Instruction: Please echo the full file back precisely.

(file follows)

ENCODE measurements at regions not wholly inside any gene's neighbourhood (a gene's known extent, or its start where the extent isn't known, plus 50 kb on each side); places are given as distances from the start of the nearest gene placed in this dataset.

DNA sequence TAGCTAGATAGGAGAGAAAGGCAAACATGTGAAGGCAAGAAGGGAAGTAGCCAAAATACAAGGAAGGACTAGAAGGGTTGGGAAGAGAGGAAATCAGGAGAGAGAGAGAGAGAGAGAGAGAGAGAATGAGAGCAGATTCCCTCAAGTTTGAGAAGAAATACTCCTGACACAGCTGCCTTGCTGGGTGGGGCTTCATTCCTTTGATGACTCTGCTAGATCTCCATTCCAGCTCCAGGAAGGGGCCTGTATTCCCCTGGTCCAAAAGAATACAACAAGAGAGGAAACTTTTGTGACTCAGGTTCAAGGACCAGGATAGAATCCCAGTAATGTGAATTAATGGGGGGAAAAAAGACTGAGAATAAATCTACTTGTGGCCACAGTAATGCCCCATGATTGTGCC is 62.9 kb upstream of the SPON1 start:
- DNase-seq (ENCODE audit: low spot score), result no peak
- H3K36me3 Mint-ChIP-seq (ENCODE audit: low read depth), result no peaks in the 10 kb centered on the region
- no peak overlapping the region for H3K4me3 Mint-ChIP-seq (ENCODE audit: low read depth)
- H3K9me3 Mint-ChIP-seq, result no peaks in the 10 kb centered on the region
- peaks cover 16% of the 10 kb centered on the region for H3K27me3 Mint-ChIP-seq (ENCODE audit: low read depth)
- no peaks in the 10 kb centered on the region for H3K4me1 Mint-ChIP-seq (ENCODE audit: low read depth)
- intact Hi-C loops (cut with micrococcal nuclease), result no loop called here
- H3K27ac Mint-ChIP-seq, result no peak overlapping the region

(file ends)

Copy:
ENCODE measurements at regions not wholly inside any gene's neighbourhood (a gene's known extent, or its start where the extent isn't known, plus 50 kb on each side); places are given as distances from the start of the nearest gene placed in this dataset.

DNA sequence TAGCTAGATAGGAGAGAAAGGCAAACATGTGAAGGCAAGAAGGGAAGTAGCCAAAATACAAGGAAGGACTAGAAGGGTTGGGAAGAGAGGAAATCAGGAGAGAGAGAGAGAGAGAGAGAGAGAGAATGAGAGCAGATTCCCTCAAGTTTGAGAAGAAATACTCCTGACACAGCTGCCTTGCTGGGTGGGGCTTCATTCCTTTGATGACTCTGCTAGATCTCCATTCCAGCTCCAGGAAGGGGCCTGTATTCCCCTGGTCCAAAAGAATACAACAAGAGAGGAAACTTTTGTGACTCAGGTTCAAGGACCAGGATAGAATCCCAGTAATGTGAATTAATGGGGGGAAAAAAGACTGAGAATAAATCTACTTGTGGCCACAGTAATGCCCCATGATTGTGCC is 62.9 kb upstream of the SPON1 start:
- DNase-seq (ENCODE audit: low spot score), result no peak
- H3K36me3 Mint-ChIP-seq (ENCODE audit: low read depth), result no peaks in the 10 kb centered on the region
- no peak overlapping the region for H3K4me3 Mint-ChIP-seq (ENCODE audit: low read depth)
- H3K9me3 Mint-ChIP-seq, result no peaks in the 10 kb centered on the region
- peaks cover 16% of the 10 kb centered on the region for H3K27me3 Mint-ChIP-seq (ENCODE audit: low read depth)
- no peaks in the 10 kb centered on the region for H3K4me1 Mint-ChIP-seq (ENCODE audit: low read depth)
- intact Hi-C loops (cut with micrococcal nuclease), result no loop called here
- H3K27ac Mint-ChIP-seq, result no peak overlapping the region